In my previous avatar as a full time journalist working for a daily newspaper with a very strong business section, I happened to interview many gold bulls. This was primarily during the two year period between September 2008 and September 2010, in the aftermath of the financial crisis that broke out in mid September 2008.
I got a lot of predictions on what levels the gold price would run up to in the years to come. Almost each one of these bulls agreed that gold will cross $2,000 per ounce (one ounce equals 31.1 grams). Some of them thought gold would touch anywhere between $5,000 and $10,000 per ounce.
The highest prediction I got for gold was $55,000 per ounce. The trick with all these forecasts was that none of these gentlemen predicting the price of gold, gave me a date i.e. by such and such date, the price of gold would be at this level. All of them just gave me a price.
Interestingly, more than four and a half years later, gold prices have not gone anywhere near the levels the gold bulls had predicted. The logic offered was very straightforward—with all the money being printed by central banks all around the world, very high inflation would be the order of the day.
And in this environment people would do what they have always done—buy gold. This expectation drove up the price of gold and it touched around $1,900 per ounce, sometime in August 2011. After this, the price fell and currently stands at around $1,220 per ounce. In fact, the price of gold never even crossed $2,000 per ounce, let alone crossing $5,000 per ounce.
There are important lessons that emerge here. As Humphrey B. Neill writes in The Art of Contrary Thinking: “The whole field of economics remains a “guessy” one. Little, if any, progress has been made over the years in attaining profitable accuracy in economic forecasting. And, mind you, this condition still exists, notwithstanding the extraordinary volume of statistics that is now available…which was not known to former forecasters.”
The Art of Contrary Thinking was first published in 1954 (even though I happened to read it only over the long weekend and I really wish I had read this book a decade back), and what Neill wrote then still remains valid.
Another interesting point that Neill makes is that people love opinions and forecasts which are definitive. Almost every gold bull I have interviewed over the years has told me with great confidence that the price of gold is going to explode in the years to come. And it’s the confidence with which they spoke that made their forecasts believable at the point of time they were made.
As Neill writes: “Forcing oneself to be definitive and specific can cause more wrong guesses and forecasts than anything I can think of. It has given rise to the cynical expression: “Often in error, but never in doubt.” It is this writer’s contention after over 30 years’ acquaintance with, and observation of, economics and Wall Street that being positive, specific, and dogmatic is about the most harmful habit one can fall into.”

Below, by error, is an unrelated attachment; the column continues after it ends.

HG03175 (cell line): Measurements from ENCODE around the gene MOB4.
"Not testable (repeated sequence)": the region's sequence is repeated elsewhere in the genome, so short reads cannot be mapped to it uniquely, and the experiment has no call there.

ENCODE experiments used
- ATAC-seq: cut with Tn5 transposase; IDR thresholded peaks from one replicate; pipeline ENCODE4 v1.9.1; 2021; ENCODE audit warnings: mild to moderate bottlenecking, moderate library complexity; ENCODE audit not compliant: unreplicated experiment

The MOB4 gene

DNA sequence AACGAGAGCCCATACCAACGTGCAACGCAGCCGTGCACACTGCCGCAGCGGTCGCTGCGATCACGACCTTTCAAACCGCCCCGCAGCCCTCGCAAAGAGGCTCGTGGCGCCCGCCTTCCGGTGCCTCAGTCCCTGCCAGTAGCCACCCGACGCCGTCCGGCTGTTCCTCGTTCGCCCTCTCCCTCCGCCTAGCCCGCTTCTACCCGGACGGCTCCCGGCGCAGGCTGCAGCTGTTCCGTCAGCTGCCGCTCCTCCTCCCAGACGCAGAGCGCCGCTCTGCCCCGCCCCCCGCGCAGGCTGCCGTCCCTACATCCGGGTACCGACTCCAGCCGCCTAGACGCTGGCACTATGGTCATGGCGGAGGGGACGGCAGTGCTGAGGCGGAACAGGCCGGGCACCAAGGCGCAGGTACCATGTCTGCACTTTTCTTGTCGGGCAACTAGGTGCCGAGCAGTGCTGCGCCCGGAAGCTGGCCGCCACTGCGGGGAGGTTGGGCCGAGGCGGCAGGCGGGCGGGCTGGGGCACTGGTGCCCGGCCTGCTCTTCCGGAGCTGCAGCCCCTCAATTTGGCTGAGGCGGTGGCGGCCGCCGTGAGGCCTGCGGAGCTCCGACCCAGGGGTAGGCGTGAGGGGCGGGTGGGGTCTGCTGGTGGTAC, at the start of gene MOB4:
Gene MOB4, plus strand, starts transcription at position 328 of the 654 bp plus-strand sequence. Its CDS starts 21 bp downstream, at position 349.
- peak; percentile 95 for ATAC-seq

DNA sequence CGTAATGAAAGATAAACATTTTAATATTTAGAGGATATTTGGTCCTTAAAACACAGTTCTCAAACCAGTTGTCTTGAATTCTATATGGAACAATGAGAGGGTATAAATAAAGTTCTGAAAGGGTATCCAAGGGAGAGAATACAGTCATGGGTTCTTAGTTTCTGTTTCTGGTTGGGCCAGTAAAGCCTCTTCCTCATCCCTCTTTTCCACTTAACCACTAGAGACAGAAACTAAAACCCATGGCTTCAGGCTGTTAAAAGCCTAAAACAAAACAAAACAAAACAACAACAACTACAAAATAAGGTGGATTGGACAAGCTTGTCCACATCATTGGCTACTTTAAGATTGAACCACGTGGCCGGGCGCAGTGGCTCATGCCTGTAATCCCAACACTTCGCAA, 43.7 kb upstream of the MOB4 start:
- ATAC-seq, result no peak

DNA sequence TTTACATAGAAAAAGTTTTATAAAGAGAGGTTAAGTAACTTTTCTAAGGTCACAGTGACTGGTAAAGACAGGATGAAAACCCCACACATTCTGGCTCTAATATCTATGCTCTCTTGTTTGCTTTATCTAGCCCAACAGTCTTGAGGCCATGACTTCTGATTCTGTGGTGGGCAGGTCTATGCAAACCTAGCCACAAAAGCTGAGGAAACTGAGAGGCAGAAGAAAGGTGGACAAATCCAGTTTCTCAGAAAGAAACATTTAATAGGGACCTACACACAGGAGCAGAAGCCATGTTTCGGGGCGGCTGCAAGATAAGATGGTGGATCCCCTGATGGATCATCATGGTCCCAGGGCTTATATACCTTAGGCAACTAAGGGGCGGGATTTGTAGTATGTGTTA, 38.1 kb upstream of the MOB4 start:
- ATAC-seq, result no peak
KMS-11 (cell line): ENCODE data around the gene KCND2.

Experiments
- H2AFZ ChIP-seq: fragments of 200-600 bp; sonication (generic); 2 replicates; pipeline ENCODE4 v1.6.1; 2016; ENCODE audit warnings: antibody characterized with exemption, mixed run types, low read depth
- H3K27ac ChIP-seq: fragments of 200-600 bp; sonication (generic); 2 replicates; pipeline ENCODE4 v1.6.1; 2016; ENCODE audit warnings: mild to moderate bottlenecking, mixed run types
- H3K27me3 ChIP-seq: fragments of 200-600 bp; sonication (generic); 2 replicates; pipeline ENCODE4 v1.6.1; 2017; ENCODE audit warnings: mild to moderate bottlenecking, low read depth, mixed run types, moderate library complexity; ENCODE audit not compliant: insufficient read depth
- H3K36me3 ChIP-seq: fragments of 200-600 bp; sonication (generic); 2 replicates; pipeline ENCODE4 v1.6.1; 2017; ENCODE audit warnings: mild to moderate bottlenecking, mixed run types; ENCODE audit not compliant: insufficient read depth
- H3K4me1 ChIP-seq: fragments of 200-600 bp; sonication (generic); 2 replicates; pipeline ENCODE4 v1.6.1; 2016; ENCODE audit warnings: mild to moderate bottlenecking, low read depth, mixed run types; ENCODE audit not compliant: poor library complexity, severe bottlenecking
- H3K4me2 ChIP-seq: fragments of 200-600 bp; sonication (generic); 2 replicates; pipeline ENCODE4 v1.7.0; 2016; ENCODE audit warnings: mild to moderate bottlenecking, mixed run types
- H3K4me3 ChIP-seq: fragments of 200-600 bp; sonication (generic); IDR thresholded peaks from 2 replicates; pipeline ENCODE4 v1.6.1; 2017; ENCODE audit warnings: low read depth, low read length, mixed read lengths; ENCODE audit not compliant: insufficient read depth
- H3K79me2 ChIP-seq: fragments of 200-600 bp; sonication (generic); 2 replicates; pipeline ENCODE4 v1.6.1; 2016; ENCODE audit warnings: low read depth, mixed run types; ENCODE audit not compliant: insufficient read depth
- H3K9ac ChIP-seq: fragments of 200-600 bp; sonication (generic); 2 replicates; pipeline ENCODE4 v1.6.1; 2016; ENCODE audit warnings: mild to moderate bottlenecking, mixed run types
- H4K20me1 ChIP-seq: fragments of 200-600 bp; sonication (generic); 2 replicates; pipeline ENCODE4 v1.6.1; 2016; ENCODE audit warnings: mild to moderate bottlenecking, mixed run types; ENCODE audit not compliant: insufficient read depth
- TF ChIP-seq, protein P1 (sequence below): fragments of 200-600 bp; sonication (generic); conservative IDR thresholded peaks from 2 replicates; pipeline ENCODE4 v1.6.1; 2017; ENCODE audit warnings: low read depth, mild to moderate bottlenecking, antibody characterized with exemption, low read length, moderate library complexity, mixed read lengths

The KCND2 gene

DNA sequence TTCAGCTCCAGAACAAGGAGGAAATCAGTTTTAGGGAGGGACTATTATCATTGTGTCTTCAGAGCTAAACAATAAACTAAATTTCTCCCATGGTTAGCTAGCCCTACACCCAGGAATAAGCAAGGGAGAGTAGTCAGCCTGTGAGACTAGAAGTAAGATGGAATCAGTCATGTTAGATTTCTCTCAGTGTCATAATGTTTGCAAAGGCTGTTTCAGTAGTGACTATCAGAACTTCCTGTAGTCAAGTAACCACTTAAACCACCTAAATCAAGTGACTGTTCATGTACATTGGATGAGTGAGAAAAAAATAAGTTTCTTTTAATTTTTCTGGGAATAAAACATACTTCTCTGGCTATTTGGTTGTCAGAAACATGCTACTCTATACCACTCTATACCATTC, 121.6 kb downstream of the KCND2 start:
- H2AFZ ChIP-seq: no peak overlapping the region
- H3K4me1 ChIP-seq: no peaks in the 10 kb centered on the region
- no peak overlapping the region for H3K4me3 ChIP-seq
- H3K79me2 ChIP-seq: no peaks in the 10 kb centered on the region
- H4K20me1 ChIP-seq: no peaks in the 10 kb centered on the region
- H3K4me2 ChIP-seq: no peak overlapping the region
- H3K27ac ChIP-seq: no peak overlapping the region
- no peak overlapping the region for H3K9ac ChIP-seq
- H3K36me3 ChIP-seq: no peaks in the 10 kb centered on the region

What was true in the mid fifties when Neill wrote the book is even more true now, in the era of television and the social media. When you have to voice your opinion in 30 seconds or write everything that you know in 140 characters, there is no opportunity to be nuanced. You have to be as definitive as you can be, because that is what people love and there is no space for a detailed argument.
But as we have seen very clearly in the case of gold this clearly does not work. “The fault likes (1) in the pernicious desire of writers in the financial economic field [like yours truly] to forecast—to be oracles. Once bitten, it is difficult to effect a cure! Readers (2) are equally at fault in expecting that anyone can predict economic or market trends accurately and consistently,” writes Neill.
The gold bulls have been way off the mark in their predictions until now. One reason for this lies in the fact that all the money printing carried out by central banks hasn’t led to much conventional inflation. The reason as I have explained (you can read the pieces here and here) in the past lies in the fact that people haven’t borrowed and spent money at low interest rates, as they were expected to. Given this, a situation where too much money chases too few goods and leads to inflation, never really arose. Though a lot of this newly printed money found its way into financial markets all over the world.
The broader point here is that it is very difficult to predict human behaviour. As Neill writes: “you may have all the statistics in the world at your finger tips, but still you do not know how or why people are going to act.” And given this, just because people have borrowed and spent money when interest rates were low in the past, doesn’t mean they will do so again.
Where does that leave gold? Will gold prices go up again? The answer is kind of tricky. Let me quote Nassim Nicholas Taleb here. As Taleb he writes in Anti Fragile: “Central banks can print money; they print print and print with no effect (and claim the “safety” of such a measure), then, “unexpectedly,” the printing causes a jump in inflation.”
James Rickard author Currency Wars: The Making of the Next Global Crises says the same thing: “They can’t just keep printing…All major central banks are easing…Eventually so much money will be printed that this will lead to inflation.”
What no one knows is when this will happen. And a forecast which does not come with a time frame is largely useless. What this also means is that if you are still betting your life on gold, please don’t. Okay, I think I am making a forecast again. Let me stop here.
Disclaimer: This writer has around 10% of his portfolio still invested in gold through the mutual fund route.
The column appeared on The Daily Reckoning on Apr 7, 2015